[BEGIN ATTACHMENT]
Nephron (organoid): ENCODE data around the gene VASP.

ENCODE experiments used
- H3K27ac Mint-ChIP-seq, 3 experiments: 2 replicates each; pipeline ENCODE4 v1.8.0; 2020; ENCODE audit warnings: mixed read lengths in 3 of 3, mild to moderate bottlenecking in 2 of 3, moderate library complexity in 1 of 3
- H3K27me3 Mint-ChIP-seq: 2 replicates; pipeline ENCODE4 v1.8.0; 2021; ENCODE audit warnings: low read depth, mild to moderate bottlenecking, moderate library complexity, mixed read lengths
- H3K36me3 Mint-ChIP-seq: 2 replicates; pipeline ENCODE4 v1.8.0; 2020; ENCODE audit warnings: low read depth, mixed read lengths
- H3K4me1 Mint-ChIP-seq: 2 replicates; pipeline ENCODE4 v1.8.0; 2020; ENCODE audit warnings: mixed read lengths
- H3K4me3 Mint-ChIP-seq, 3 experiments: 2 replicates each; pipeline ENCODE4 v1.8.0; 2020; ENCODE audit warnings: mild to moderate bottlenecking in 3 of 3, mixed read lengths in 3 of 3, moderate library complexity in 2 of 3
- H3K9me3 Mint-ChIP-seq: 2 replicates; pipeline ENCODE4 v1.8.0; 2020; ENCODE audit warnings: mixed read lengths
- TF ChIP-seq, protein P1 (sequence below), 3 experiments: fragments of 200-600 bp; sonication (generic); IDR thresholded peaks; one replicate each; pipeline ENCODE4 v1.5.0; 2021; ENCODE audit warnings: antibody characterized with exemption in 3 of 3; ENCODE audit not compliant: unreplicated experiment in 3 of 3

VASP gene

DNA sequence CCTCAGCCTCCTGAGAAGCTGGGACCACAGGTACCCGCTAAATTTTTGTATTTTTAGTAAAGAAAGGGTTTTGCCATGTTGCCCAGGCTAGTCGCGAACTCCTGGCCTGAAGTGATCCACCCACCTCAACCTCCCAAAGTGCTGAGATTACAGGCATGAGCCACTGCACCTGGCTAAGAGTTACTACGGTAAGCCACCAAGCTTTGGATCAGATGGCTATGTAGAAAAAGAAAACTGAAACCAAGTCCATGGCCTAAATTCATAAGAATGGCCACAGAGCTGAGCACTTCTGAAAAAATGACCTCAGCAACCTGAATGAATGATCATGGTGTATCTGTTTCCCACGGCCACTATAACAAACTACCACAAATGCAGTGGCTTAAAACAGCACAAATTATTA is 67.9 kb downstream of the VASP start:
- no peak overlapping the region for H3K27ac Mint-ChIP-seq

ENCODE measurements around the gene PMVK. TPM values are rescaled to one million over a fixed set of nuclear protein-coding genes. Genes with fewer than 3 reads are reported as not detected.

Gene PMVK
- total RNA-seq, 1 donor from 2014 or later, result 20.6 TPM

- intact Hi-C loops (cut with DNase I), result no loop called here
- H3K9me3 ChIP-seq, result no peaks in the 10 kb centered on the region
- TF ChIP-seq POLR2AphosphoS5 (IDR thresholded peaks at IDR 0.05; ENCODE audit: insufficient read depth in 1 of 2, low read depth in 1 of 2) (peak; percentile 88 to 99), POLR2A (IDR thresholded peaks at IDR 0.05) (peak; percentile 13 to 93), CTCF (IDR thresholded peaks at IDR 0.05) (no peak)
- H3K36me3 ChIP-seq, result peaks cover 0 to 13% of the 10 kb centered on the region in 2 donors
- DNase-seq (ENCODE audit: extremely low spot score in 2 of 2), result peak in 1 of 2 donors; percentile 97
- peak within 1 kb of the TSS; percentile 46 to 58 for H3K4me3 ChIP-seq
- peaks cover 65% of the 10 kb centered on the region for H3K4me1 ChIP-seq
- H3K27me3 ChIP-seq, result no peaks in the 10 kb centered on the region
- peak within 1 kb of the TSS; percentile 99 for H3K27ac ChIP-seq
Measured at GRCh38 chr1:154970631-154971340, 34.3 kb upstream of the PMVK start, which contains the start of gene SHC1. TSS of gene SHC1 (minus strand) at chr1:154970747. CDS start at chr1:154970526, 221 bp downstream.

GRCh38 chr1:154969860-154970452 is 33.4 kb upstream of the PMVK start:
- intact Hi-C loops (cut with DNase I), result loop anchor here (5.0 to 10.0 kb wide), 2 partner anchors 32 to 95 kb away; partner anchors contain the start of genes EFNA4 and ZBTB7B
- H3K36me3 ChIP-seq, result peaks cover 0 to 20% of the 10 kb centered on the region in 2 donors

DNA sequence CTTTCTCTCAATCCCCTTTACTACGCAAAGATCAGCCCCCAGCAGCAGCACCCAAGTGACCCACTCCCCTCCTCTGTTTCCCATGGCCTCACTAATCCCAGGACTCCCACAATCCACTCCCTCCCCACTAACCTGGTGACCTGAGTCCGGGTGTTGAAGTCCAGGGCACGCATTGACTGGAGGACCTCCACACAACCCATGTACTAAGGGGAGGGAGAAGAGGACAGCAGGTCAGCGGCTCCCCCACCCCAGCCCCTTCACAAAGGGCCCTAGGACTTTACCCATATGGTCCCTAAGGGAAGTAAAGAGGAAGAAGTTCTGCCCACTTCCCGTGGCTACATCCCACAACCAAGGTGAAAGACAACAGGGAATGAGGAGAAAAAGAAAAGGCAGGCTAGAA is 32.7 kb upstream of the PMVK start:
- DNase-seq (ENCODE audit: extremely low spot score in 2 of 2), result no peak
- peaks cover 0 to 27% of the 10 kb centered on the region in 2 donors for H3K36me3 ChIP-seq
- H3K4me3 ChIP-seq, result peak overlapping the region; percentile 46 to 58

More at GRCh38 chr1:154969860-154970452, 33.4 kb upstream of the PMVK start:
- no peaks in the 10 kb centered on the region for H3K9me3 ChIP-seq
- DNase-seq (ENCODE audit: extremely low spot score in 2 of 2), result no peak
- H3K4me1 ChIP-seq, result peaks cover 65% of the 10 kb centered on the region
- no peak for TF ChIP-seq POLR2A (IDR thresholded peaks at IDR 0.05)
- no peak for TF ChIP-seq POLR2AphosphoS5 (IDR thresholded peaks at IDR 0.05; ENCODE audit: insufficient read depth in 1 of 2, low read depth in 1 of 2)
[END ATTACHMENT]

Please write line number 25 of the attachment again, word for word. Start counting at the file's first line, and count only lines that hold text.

Measured at GRCh38 chr1:154970631-154971340, 34.3 kb upstream of the PMVK start, which contains the start of gene SHC1. TSS of gene SHC1 (minus strand) at chr1:154970747. CDS start at chr1:154970526, 221 bp downstream.